Thursday, June 18, 2009

Special Order 40

A three-judge panel of the California Court of Appeals decided unanimously yesterday to uphold the Los Angeles Police Department's "Special Order 40," a policy which prohibits officers from initiating contact with an individual for the sole purpose of establishing their right to be in the US. The order was designed to make community policing more effective by making victims of and witnesses to crimes more comfortable in providing information concerning those crimes, even though they themselves may be "guilty" of being in the country illegally.

The policy, in place since 1979, has been pretty effective, but every once in a while, some anti-immigrant Anglo gets perturbed by the fact that the LAPD isn't hauling the undocumented to jail along with the other criminals. This time the law suit brought by Harold Sturgeon claimed that Special Order 40 was a violation of federal law. From the Los Angeles Times:

The judges rejected the claim of the plaintiff, Harold Sturgeon, that the order violates a federal statute, which prohibits restrictions on the exchange of information between federal immigration agents and other law enforcement officers.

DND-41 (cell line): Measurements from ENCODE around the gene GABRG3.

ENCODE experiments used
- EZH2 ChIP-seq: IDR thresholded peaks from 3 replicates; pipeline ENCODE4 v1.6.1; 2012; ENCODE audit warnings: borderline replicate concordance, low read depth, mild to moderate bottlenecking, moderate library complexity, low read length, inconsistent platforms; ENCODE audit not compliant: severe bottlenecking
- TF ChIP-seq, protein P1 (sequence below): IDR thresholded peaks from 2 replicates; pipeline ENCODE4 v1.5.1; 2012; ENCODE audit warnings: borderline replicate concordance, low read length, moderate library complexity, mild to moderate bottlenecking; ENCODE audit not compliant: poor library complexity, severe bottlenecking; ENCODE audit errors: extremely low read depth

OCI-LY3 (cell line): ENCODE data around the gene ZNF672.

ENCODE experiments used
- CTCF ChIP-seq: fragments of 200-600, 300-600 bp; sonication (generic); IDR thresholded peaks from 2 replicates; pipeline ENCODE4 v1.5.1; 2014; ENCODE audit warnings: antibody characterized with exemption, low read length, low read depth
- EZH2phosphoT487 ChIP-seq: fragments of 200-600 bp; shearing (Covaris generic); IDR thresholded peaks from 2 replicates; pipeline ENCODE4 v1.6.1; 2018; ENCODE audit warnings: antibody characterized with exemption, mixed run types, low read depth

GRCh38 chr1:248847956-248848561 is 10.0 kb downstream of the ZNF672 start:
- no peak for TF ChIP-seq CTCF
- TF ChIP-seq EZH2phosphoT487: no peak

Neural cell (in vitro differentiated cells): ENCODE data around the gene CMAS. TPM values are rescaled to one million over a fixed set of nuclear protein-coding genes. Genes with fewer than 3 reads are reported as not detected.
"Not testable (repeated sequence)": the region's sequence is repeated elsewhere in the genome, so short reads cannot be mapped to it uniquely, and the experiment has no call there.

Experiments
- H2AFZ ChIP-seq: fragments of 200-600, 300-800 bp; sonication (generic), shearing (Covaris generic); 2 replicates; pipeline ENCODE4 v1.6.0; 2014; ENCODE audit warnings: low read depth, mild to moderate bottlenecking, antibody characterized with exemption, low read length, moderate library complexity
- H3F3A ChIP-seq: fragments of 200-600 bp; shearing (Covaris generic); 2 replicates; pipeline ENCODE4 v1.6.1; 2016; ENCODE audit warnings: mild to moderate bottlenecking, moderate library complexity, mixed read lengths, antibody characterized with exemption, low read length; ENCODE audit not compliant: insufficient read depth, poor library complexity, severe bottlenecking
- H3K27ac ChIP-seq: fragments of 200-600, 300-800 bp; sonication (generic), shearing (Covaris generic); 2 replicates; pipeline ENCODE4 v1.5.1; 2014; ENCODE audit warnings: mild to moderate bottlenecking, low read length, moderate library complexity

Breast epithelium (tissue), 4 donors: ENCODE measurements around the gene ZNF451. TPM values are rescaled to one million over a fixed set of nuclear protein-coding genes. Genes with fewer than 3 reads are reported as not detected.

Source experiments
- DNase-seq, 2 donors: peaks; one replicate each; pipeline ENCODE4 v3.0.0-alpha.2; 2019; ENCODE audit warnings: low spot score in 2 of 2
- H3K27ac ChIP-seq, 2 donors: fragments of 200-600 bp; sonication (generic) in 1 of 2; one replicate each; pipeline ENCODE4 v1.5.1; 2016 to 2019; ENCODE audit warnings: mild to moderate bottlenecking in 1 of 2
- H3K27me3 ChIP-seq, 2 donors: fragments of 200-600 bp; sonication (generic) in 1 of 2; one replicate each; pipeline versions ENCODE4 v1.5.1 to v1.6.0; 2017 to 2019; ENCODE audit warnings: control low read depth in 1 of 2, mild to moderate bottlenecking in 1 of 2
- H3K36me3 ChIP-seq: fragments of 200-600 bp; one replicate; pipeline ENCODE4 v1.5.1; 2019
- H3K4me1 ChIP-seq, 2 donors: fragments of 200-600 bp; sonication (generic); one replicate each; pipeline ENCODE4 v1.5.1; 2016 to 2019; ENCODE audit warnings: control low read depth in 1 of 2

They said he failed to show any instances in which officers had been punished by superiors or otherwise discouraged from passing on information.

The LAPD’s policy, the judges emphasized, does not place any limits on the information that officers can pass on to federal agents regarding a person’s immigration status.

Behind Special Order 40 is the philosophy that the LAPD's job is to protect and to serve the local community, not to enforce immigration law. That's the job of the federal government, now through Immigration and Customs Enforcement. In order to do their jobs, officers have to be able to count on the trust of the community, a trust that won't be there if members of that community fear stepping up to report a crime lest they face immediate deportment.

Apparently that's too difficult a concept for Mr. Sturgeon and those backing him to understand. Fortunately, the appellate court justices got it, and got it right.

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